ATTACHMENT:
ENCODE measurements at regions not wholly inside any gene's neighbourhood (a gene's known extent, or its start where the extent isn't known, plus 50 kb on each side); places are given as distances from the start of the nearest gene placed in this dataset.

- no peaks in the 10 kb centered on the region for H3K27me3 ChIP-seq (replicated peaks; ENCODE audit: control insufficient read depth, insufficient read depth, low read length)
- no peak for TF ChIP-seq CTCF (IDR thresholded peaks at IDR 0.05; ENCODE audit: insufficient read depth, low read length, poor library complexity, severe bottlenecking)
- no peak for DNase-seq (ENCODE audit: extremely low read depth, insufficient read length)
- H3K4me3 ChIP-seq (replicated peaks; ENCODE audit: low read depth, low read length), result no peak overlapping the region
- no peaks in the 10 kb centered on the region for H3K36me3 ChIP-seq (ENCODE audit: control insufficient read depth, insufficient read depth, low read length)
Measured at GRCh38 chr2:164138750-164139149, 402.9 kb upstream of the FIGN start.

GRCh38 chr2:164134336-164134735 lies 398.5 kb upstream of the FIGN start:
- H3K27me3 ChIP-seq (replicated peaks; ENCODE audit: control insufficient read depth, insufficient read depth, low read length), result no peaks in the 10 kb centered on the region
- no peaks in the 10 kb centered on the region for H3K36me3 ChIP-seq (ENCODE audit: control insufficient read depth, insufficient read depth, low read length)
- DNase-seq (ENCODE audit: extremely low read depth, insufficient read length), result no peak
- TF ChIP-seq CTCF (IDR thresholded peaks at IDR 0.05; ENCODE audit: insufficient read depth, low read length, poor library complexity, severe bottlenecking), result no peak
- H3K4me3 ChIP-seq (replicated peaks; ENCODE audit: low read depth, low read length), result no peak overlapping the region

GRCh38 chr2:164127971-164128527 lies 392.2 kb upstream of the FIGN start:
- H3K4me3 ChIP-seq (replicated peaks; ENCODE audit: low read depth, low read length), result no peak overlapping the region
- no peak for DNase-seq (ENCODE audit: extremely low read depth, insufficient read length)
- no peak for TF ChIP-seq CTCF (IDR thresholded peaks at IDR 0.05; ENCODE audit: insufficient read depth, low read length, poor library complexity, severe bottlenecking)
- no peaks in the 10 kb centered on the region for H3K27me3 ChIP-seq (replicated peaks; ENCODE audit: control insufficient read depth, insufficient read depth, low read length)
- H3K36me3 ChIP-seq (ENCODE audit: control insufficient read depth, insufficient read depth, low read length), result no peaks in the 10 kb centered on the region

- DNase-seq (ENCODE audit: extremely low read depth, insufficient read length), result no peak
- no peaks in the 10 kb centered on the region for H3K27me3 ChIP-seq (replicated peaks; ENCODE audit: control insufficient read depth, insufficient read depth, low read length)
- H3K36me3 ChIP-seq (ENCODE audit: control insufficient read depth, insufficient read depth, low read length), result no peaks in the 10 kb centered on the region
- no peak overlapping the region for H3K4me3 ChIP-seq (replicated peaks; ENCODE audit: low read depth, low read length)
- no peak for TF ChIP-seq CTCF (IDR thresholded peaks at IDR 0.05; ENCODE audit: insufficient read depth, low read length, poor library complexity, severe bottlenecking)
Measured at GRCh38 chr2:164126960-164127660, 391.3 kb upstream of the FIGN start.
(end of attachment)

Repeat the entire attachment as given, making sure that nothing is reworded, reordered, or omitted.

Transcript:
ENCODE measurements at regions not wholly inside any gene's neighbourhood (a gene's known extent, or its start where the extent isn't known, plus 50 kb on each side); places are given as distances from the start of the nearest gene placed in this dataset.

- no peaks in the 10 kb centered on the region for H3K27me3 ChIP-seq (replicated peaks; ENCODE audit: control insufficient read depth, insufficient read depth, low read length)
- no peak for TF ChIP-seq CTCF (IDR thresholded peaks at IDR 0.05; ENCODE audit: insufficient read depth, low read length, poor library complexity, severe bottlenecking)
- no peak for DNase-seq (ENCODE audit: extremely low read depth, insufficient read length)
- H3K4me3 ChIP-seq (replicated peaks; ENCODE audit: low read depth, low read length), result no peak overlapping the region
- no peaks in the 10 kb centered on the region for H3K36me3 ChIP-seq (ENCODE audit: control insufficient read depth, insufficient read depth, low read length)
Measured at GRCh38 chr2:164138750-164139149, 402.9 kb upstream of the FIGN start.

GRCh38 chr2:164134336-164134735 lies 398.5 kb upstream of the FIGN start:
- H3K27me3 ChIP-seq (replicated peaks; ENCODE audit: control insufficient read depth, insufficient read depth, low read length), result no peaks in the 10 kb centered on the region
- no peaks in the 10 kb centered on the region for H3K36me3 ChIP-seq (ENCODE audit: control insufficient read depth, insufficient read depth, low read length)
- DNase-seq (ENCODE audit: extremely low read depth, insufficient read length), result no peak
- TF ChIP-seq CTCF (IDR thresholded peaks at IDR 0.05; ENCODE audit: insufficient read depth, low read length, poor library complexity, severe bottlenecking), result no peak
- H3K4me3 ChIP-seq (replicated peaks; ENCODE audit: low read depth, low read length), result no peak overlapping the region

GRCh38 chr2:164127971-164128527 lies 392.2 kb upstream of the FIGN start:
- H3K4me3 ChIP-seq (replicated peaks; ENCODE audit: low read depth, low read length), result no peak overlapping the region
- no peak for DNase-seq (ENCODE audit: extremely low read depth, insufficient read length)
- no peak for TF ChIP-seq CTCF (IDR thresholded peaks at IDR 0.05; ENCODE audit: insufficient read depth, low read length, poor library complexity, severe bottlenecking)
- no peaks in the 10 kb centered on the region for H3K27me3 ChIP-seq (replicated peaks; ENCODE audit: control insufficient read depth, insufficient read depth, low read length)
- H3K36me3 ChIP-seq (ENCODE audit: control insufficient read depth, insufficient read depth, low read length), result no peaks in the 10 kb centered on the region

- DNase-seq (ENCODE audit: extremely low read depth, insufficient read length), result no peak
- no peaks in the 10 kb centered on the region for H3K27me3 ChIP-seq (replicated peaks; ENCODE audit: control insufficient read depth, insufficient read depth, low read length)
- H3K36me3 ChIP-seq (ENCODE audit: control insufficient read depth, insufficient read depth, low read length), result no peaks in the 10 kb centered on the region
- no peak overlapping the region for H3K4me3 ChIP-seq (replicated peaks; ENCODE audit: low read depth, low read length)
- no peak for TF ChIP-seq CTCF (IDR thresholded peaks at IDR 0.05; ENCODE audit: insufficient read depth, low read length, poor library complexity, severe bottlenecking)
Measured at GRCh38 chr2:164126960-164127660, 391.3 kb upstream of the FIGN start.